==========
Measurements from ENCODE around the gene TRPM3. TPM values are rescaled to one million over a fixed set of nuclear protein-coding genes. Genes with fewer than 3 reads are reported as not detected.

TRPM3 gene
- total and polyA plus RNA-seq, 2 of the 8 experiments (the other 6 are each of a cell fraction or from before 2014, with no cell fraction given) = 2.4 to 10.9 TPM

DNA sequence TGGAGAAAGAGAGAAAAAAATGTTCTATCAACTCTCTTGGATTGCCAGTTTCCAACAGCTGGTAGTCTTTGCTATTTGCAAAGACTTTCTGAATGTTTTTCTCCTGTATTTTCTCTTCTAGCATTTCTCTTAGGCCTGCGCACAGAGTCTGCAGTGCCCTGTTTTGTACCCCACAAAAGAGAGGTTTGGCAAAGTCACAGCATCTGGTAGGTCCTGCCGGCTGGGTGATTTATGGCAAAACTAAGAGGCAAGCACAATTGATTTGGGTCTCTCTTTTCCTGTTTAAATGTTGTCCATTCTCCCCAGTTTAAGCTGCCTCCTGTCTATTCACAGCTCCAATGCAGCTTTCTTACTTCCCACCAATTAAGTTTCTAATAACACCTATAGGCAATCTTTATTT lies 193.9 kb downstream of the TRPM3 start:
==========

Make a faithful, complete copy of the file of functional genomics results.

Measurements from ENCODE around the gene TRPM3. TPM values are rescaled to one million over a fixed set of nuclear protein-coding genes. Genes with fewer than 3 reads are reported as not detected.

TRPM3 gene
- total and polyA plus RNA-seq, 2 of the 8 experiments (the other 6 are each of a cell fraction or from before 2014, with no cell fraction given) = 2.4 to 10.9 TPM

DNA sequence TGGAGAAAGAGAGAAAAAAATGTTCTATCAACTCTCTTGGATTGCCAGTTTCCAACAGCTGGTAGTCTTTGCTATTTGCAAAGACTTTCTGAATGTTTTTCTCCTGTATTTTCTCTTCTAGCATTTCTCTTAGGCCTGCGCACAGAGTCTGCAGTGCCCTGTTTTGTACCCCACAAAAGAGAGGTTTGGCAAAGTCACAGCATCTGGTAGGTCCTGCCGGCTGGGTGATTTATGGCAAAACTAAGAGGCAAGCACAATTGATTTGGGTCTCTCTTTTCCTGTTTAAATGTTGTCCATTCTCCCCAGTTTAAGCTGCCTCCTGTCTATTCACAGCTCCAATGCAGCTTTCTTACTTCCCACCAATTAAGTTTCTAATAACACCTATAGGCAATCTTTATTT lies 193.9 kb downstream of the TRPM3 start: